One says it’s bad luck bringing them inside.
Another, worse to leave them out to freeze.
They winter in stout buckets in the garage,
A compromise of fortune and degrees.
Feng shui allows for no such middle way.
To cross a threshold is to find displayed
A tank stocked bright with fin and scale to draw
The flow of traffic, gold of trade.
Perhaps a fish is what you make of it.
As well a type of cracker, this kind has
Been gifted with uncommon range, beyond
What one expects of carp, such as
My mother’s father, gambler, deadbeat, drunk
Pulled out of dirty water, cleaned and fried,
A golden-brown of recompense, as much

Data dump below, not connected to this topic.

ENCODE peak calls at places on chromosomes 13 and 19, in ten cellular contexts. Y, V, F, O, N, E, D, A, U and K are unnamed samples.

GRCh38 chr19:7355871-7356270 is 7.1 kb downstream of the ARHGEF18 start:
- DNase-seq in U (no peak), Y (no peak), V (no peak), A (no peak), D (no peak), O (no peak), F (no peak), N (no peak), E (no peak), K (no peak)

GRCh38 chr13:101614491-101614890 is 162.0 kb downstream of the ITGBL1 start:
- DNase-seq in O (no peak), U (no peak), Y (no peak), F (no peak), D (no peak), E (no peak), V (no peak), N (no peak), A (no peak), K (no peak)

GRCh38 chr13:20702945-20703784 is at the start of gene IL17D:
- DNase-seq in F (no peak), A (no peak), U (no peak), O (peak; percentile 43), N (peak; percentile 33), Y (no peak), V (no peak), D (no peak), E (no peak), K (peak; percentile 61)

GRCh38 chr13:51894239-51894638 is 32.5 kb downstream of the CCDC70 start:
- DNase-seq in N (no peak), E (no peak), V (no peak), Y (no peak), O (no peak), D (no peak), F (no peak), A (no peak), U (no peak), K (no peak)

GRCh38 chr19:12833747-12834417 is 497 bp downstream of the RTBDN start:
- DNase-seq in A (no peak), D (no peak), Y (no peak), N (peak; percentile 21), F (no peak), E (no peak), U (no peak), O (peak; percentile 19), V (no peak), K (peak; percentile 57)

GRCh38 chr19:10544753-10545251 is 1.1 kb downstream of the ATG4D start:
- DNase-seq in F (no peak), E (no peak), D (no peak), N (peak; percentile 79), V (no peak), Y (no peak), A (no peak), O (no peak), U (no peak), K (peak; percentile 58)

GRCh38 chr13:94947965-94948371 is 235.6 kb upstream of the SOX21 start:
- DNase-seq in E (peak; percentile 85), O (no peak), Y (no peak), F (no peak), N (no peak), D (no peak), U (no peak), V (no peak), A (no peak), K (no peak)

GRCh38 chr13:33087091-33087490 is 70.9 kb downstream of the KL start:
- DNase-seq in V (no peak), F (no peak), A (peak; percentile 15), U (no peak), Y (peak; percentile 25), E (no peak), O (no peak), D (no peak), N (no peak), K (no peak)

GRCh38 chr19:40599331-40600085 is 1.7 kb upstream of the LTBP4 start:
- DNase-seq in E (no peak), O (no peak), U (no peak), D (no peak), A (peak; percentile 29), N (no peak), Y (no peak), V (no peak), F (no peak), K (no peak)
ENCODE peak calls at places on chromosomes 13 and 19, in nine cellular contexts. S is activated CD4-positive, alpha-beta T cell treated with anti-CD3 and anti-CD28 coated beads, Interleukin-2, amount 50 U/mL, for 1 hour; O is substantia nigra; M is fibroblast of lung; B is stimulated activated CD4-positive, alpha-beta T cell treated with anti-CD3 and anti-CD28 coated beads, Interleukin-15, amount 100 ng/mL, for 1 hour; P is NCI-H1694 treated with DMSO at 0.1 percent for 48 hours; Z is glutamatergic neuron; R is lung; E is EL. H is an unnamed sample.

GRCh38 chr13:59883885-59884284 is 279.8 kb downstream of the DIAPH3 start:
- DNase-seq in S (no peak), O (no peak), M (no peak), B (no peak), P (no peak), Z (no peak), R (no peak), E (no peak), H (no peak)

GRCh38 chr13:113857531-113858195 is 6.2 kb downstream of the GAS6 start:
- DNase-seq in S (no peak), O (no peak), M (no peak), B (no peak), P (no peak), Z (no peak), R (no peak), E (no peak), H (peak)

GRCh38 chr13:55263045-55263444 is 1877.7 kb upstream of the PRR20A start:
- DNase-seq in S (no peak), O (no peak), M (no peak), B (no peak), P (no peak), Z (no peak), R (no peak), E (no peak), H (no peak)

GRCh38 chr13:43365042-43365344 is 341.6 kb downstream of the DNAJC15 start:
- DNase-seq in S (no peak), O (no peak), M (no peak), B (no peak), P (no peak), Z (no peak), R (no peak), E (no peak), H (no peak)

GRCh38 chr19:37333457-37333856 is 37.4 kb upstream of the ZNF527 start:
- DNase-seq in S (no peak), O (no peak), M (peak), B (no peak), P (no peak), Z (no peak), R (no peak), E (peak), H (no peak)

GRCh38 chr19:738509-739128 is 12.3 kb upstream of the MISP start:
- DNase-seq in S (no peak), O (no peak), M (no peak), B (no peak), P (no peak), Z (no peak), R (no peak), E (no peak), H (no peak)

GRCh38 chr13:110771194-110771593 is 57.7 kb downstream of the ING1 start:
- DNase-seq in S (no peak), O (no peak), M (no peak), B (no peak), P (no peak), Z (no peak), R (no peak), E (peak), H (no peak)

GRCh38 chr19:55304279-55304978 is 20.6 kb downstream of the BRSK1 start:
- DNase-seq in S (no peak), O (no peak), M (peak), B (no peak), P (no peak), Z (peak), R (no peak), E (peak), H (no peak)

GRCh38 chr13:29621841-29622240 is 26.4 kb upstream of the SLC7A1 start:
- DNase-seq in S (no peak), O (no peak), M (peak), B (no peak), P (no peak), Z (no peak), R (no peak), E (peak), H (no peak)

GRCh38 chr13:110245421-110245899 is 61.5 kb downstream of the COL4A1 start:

As he could manage to provide.
J.D. Smith‘s fourth collection of poetry, The Killing Tree, was published in 2016. His other books include the essay collection Dowsing and Science (2011) and the children’s picture book The Best Mariachi in the World (2008). He is currently working on projects in poetry and prose and seeking publishers for collections of poetry and fiction. Smith works in Washington, DC, where lives with his wife Paula Van Lare and their rescue animals.